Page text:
Wagner-Siegfried (West/Gasteen/Gohrig/Schoner/Stuttgart/Zagrosek) (NTSC) (2003) (NTSC)
Main Menu Audio & Animation
|Year Of Production||2003|
|RSDL / Flipper||
Dual Disc Set
|Cast & Crew|
|Region Coding||1,2,3,4,5,6||Directed By||Hans Hulscher|
Select Audio-Visual Distrib
Jon Frederic West
|Pan & Scan/Full Frame||None||
German Linear PCM 48/16 2.0 (1536Kb/s)
German Dolby Digital 5.1 (448Kb/s)
German dts 5.1 (768Kb/s)
|Widescreen Aspect Ratio||1.78:1|
|Video Format||480i (NTSC)|
|Original Aspect Ratio||1.78:1||Miscellaneous|
|Annoying Product Placement||No|
|Action In or After Credits||No|
About 17 years after the events depicted in Die Walküre we find a young Siegfried living in the house of Mime, Alberich's brother. Mime has kept Siegfried in the dark about his parentage, but Siegfried is restless and demanding. Specifically he demands that Mime forge him a sword worthy of his talents. What Siegfried does not know is that Mime had taken him from his dying mother Sieglinde and raised him for the express purpose of slaying Fafner, who has, since he claimed the gold in Das Rheingold, turned himself into a dragon and now sits guarding his horde. Siegfried also does not know that Mime has the pieces of Siegmund's sword Nothung, but is unable to repair it nor forge it into a new weapon.
A character called the Wanderer, whom we know to be Wotan, wanders into Mime's home and ransoms Mime's head, letting him know that only one without fear can repair the sword. Siegfried returns and learning of his parentage and the sword takes matters into his own hands, filing down the shards of the weapon and re-casts it as a new blade.
In Act Two Mime, ostensibly to teach Siegfried the meaning of fear, leads Siegfried to the dragon's lair. Siegfried slays Fafner, and when he gets the blood of the dragon on his hand it burns with fire and he reacts by putting his fingers to his mouth. Tasting the dragon's blood, he finds that he can understand the song of the woodbird, who tells him to take the ring and the tarnhelm from the subterranean horde. This he does, and he also finds he can hear Mime's hidden thoughts. The latter has determined to drug Siegfried with a sleeping potion, and when he is asleep to kill him and claim the booty for his own. When he inadvertently lets these thoughts slip to Siegfried our hero kills him. Prompted by the woodbird Siegfried sets off to find Brünnhilde.
On the path to the mountaintop the Wanderer blocks his way. Siegfried responds by cutting the Wanderer's staff in two. He passes through the fire and finds the sleeping Brünnhilde, the first woman he has ever seen. Soon realising that she is not a man, he awakens her with a kiss. After a bit of to and froing they fall in love and the opera ends.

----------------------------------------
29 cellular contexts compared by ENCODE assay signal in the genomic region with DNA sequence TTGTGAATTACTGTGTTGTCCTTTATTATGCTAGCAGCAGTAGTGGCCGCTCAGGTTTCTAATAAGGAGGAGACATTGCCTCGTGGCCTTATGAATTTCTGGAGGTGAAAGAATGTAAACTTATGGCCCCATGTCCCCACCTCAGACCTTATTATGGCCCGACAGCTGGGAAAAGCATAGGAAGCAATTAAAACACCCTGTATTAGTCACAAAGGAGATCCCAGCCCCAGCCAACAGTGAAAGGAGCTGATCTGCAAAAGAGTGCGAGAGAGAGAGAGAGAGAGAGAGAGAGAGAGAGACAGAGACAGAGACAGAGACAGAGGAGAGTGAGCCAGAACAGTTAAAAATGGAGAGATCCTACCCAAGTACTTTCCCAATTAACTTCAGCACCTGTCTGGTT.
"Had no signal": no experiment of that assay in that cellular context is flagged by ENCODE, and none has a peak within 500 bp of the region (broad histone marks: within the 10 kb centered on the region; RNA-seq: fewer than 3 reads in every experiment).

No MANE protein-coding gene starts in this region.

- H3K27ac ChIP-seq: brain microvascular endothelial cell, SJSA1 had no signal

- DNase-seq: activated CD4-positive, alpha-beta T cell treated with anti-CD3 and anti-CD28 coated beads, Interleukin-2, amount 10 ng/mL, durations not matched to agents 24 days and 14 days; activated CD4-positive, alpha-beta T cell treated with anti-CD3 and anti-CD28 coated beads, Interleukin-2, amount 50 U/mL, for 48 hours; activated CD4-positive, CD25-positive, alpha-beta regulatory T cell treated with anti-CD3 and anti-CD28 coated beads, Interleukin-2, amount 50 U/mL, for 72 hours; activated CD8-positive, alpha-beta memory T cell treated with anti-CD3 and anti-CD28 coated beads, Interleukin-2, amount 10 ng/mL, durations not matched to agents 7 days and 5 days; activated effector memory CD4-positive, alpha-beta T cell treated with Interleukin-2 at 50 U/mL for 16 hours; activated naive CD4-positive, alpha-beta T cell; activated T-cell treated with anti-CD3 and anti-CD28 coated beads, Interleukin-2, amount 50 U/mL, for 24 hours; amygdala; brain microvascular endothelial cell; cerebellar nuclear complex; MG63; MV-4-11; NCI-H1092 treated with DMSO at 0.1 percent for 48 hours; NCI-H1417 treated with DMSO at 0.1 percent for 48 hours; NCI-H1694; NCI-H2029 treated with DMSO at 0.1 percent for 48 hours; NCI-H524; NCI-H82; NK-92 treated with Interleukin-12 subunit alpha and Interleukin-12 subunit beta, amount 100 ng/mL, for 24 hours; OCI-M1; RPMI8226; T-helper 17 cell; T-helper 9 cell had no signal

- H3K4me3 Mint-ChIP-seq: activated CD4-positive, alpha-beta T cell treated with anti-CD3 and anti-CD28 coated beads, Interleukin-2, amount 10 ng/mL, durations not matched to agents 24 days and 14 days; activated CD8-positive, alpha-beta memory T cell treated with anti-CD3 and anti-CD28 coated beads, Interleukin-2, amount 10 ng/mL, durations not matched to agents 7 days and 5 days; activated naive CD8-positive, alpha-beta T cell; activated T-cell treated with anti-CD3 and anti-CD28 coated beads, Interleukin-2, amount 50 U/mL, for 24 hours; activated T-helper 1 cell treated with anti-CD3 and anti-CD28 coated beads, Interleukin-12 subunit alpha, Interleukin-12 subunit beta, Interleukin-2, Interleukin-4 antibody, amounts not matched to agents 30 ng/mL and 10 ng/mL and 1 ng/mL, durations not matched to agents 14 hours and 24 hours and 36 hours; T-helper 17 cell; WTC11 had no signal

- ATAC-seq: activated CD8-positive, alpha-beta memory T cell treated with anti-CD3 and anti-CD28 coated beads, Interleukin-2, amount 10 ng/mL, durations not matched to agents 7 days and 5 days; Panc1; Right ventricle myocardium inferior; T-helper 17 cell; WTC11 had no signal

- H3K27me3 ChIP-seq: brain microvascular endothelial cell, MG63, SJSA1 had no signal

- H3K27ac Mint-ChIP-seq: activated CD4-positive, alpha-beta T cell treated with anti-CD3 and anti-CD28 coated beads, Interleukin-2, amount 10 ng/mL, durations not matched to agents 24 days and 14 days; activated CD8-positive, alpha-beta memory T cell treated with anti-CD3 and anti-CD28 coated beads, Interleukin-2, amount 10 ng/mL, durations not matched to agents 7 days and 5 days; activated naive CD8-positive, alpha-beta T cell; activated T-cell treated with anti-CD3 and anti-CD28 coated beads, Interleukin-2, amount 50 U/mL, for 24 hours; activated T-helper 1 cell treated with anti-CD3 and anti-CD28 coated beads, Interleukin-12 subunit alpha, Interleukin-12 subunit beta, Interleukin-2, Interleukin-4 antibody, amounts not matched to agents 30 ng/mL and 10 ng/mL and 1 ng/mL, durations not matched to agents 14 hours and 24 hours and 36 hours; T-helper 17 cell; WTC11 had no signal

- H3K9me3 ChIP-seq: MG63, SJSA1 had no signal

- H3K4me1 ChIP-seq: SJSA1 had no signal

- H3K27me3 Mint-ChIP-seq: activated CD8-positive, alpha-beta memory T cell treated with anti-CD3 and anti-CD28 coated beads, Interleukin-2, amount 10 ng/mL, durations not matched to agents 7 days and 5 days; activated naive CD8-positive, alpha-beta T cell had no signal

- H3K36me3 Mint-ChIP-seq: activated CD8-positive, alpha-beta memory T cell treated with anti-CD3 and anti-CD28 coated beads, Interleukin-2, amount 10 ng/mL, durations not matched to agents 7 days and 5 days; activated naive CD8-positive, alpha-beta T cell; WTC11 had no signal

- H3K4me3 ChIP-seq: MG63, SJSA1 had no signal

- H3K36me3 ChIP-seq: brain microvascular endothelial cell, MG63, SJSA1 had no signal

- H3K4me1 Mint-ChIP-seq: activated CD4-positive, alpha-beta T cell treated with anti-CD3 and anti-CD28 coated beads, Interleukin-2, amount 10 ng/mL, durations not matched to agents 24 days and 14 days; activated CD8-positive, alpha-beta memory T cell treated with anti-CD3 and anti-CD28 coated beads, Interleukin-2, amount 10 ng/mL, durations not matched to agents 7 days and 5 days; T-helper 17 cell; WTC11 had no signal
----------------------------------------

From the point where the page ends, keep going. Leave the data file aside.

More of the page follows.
The third opera in the tetralogy took the longest to write, spanning a period of fifteen years from 1856 to 1871. But for much of that time Wagner did not work on the opera at all, wandering throughout Europe and living in numerous cities. And for much of this time he was also in despair that even if he could summon up the will to complete this massive work that he would never see it staged. The stability of settling for a few years in Switzerland together with the encouragement of his patron King Ludwig of Bavaria enabled him to resume work after a hiatus of seven years, and despite a couple of setbacks was able to complete the opera.
The performance on this disc comes from the Stuttgart State Opera under the baton of Lothar Zagrosek. The venue and the conductor and orchestra are the only common elements in the Stuttgart Ring cycle, each instalment having different casts and directors.
The production is in the Regitheater style, where the vision of the director takes precedence over the stage directions set down by the composer or even the storyline of the opera. Wagner had someone document the 1876 Ring cycle in terms of stage directions and production design so that his vision of the Ring would be available to future producers. He envisaged his form of drama as a total work of art (gesamkunstwerk), with all of the elements (music, drama, acting, costume and production design and so on) combining to produce an overwhelming experience. So it can be argued that it is more important in Wagner to follow at least the spirit of what he had in mind. Following the letter of what he set down is not critical, which gives considerable scope to directors - certainly Chereau's centennial Ring cycle and the later Kupfer cycle, both available on video, deviate considerably from the original winged helmets and the mediaeval setting, but both retain enough of the original to be profound in their own ways.